route add -inet 192.0.2.0/24 203.0.113.1
route add 198.51.100.0 -netmask 255.255.255.0 203.0.113.1
Adding an IPv4 route in Microsoft Windows

In Microsoft Windows, there is another syntax used with IPv4 addresses. It looks like this:

route add 192.0.2.0 MASK 255.255.255.0 192.0.2.1

References for Microsoft Windows: KB 262397: How to Configure a Default Gateway for Multihomed Computer with LAN and Internet Access (for Win95/98) (is for IPv4, which is unsurprising since Win95/98 don't come with built-in support for IPv6).

Adding a (default) route in Cisco IOS

Note: There is quite a bit more to working with a professional-level Cisco device than just knowing the command line. This is actually discussed further even within this section on routing. For more references to further details about working with Cisco devices, see: Cisco IOS command to view routing tables.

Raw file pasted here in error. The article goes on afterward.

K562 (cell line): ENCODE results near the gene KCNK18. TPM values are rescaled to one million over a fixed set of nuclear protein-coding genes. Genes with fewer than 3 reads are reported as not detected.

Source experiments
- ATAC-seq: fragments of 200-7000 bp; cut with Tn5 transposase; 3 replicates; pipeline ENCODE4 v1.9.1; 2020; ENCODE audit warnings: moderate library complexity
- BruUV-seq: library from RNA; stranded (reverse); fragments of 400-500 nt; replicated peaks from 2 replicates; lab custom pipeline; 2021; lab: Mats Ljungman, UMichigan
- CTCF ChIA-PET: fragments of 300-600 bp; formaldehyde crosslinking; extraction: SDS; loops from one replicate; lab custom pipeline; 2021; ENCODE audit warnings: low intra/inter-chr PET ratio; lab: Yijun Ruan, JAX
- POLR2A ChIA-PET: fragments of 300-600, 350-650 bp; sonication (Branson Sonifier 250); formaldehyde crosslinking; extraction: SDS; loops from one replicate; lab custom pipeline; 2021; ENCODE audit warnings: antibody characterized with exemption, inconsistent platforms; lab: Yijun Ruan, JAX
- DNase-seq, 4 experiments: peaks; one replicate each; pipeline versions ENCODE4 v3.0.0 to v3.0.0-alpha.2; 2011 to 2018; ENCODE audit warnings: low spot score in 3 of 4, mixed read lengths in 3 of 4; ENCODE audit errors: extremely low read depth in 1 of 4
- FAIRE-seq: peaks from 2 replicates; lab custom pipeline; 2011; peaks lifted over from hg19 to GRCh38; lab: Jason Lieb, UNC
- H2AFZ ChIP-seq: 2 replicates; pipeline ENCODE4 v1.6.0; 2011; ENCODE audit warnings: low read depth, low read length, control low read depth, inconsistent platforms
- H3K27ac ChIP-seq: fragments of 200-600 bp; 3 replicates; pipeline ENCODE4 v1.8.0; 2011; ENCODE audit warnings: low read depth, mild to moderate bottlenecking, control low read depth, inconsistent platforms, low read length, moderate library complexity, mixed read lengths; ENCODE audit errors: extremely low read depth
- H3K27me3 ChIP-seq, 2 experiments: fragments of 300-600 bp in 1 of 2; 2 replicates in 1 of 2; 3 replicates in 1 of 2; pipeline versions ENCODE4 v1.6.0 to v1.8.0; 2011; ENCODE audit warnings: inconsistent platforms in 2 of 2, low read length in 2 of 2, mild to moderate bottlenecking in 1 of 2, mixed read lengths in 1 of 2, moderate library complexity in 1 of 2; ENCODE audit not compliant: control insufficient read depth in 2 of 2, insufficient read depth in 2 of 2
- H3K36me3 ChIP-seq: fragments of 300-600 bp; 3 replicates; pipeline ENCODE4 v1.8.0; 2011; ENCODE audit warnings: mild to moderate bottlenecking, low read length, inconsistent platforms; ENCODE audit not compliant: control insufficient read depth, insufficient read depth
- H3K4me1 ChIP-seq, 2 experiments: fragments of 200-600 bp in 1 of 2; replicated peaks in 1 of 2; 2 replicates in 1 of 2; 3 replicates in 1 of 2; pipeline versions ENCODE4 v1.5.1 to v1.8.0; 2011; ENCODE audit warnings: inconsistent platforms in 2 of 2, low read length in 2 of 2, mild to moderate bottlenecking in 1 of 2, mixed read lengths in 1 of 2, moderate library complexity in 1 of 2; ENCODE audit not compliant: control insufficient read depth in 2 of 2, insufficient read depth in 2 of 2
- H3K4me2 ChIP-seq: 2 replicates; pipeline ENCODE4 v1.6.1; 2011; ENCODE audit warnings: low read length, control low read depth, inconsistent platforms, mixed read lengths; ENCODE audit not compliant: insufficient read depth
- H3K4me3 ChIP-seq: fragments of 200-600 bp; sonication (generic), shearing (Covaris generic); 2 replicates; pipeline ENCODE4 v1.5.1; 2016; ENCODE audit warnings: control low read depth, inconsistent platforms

In the following example, some pieces of the command should be customized. Those pieces are the network, the prefix length, and the “gateway” (next hop to the destination). Gateway may be a network interface or address. e.g.:

routerName>en
routerName#conf t
routerName(config)#ip route 198.51.100.0 255.255.255.0 Fa0/1

or

routerName>en
routerName#conf t
routerName(config)#ip route 198.51.100.0 255.255.255.0 192.0.2.1

or, slightly more complex:

routerName>en
routerName#conf t
routerName(config)#ip route 198.51.100.0 255.255.255.0 192.0.2.1 optionalAdministrativeDistance

e.g.:

routerName>en
routerName#conf t
routerName(config)#ip route 198.51.100.0 255.255.255.0 192.0.2.1 150